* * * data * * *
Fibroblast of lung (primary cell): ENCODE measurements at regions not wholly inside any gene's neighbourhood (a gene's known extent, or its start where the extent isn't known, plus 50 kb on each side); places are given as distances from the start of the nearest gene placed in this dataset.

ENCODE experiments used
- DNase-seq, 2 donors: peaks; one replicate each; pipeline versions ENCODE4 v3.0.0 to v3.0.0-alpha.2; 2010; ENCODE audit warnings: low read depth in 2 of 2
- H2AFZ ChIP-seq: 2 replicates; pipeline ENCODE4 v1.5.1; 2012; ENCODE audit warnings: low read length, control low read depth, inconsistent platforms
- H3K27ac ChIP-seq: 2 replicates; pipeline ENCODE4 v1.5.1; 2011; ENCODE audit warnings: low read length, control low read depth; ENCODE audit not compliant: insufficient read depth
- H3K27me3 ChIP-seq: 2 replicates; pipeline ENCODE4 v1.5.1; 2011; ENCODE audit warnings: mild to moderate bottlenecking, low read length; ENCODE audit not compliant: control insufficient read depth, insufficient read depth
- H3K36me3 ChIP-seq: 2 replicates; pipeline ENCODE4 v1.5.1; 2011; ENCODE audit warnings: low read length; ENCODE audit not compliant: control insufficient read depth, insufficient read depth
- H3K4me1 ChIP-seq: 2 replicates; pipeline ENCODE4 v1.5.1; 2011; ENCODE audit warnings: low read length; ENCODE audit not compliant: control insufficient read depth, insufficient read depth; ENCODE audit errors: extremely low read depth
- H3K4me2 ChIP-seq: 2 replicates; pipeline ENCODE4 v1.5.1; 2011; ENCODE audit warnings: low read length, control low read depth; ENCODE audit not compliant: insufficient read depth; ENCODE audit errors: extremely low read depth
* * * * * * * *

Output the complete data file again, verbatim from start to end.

Fibroblast of lung (primary cell): ENCODE measurements at regions not wholly inside any gene's neighbourhood (a gene's known extent, or its start where the extent isn't known, plus 50 kb on each side); places are given as distances from the start of the nearest gene placed in this dataset.

ENCODE experiments used
- DNase-seq, 2 donors: peaks; one replicate each; pipeline versions ENCODE4 v3.0.0 to v3.0.0-alpha.2; 2010; ENCODE audit warnings: low read depth in 2 of 2
- H2AFZ ChIP-seq: 2 replicates; pipeline ENCODE4 v1.5.1; 2012; ENCODE audit warnings: low read length, control low read depth, inconsistent platforms
- H3K27ac ChIP-seq: 2 replicates; pipeline ENCODE4 v1.5.1; 2011; ENCODE audit warnings: low read length, control low read depth; ENCODE audit not compliant: insufficient read depth
- H3K27me3 ChIP-seq: 2 replicates; pipeline ENCODE4 v1.5.1; 2011; ENCODE audit warnings: mild to moderate bottlenecking, low read length; ENCODE audit not compliant: control insufficient read depth, insufficient read depth
- H3K36me3 ChIP-seq: 2 replicates; pipeline ENCODE4 v1.5.1; 2011; ENCODE audit warnings: low read length; ENCODE audit not compliant: control insufficient read depth, insufficient read depth
- H3K4me1 ChIP-seq: 2 replicates; pipeline ENCODE4 v1.5.1; 2011; ENCODE audit warnings: low read length; ENCODE audit not compliant: control insufficient read depth, insufficient read depth; ENCODE audit errors: extremely low read depth
- H3K4me2 ChIP-seq: 2 replicates; pipeline ENCODE4 v1.5.1; 2011; ENCODE audit warnings: low read length, control low read depth; ENCODE audit not compliant: insufficient read depth; ENCODE audit errors: extremely low read depth